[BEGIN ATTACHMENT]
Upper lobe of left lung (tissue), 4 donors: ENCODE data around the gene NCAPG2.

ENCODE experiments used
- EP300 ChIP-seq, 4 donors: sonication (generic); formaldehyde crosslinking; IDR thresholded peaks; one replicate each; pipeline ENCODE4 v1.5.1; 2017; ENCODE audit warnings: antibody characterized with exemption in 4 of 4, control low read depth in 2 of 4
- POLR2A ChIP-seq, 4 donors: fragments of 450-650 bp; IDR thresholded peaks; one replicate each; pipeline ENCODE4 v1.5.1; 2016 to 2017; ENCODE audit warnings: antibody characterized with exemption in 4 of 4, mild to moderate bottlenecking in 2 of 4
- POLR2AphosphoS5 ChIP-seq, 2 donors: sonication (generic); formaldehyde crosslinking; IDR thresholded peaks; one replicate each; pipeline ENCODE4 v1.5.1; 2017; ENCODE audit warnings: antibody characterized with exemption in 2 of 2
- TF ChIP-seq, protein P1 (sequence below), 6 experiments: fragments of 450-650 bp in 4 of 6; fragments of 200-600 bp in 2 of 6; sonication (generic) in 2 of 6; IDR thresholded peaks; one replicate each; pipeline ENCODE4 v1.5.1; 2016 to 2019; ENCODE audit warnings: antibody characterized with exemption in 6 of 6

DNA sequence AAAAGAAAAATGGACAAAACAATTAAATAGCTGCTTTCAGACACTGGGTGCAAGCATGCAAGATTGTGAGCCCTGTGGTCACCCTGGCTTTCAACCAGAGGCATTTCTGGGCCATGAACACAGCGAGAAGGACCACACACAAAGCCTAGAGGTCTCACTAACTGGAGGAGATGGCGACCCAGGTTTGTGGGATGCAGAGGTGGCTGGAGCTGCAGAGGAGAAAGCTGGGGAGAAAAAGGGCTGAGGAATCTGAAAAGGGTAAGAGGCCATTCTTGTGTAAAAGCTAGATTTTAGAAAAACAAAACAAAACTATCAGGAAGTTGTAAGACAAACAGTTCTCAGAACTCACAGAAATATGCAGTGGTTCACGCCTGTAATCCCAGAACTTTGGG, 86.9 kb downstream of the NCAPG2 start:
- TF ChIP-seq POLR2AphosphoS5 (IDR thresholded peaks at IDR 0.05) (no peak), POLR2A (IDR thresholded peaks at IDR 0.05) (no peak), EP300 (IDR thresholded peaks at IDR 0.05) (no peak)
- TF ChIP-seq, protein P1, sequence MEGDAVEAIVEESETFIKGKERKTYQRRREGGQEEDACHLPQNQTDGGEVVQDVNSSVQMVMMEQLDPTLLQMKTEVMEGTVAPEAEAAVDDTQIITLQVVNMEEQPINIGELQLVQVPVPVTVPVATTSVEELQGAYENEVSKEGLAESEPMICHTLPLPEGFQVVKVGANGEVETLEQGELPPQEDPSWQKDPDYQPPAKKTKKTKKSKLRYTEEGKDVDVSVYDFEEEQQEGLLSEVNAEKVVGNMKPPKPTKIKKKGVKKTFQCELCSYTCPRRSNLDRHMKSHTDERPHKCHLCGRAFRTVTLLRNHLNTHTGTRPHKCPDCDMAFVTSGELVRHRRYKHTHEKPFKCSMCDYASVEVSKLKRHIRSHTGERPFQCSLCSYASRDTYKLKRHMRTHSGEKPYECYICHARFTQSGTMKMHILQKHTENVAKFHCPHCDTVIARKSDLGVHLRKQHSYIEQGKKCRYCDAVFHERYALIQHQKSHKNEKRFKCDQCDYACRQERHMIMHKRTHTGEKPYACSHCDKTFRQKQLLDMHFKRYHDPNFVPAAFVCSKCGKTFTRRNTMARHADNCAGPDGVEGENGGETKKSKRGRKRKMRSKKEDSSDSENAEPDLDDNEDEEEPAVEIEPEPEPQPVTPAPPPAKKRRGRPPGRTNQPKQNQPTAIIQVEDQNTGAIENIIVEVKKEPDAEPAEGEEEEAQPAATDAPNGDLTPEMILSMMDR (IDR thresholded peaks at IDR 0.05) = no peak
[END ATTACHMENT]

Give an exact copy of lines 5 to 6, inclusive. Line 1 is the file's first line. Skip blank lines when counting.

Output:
- POLR2AphosphoS5 ChIP-seq, 2 donors: sonication (generic); formaldehyde crosslinking; IDR thresholded peaks; one replicate each; pipeline ENCODE4 v1.5.1; 2017; ENCODE audit warnings: antibody characterized with exemption in 2 of 2
- TF ChIP-seq, protein P1 (sequence below), 6 experiments: fragments of 450-650 bp in 4 of 6; fragments of 200-600 bp in 2 of 6; sonication (generic) in 2 of 6; IDR thresholded peaks; one replicate each; pipeline ENCODE4 v1.5.1; 2016 to 2019; ENCODE audit warnings: antibody characterized with exemption in 6 of 6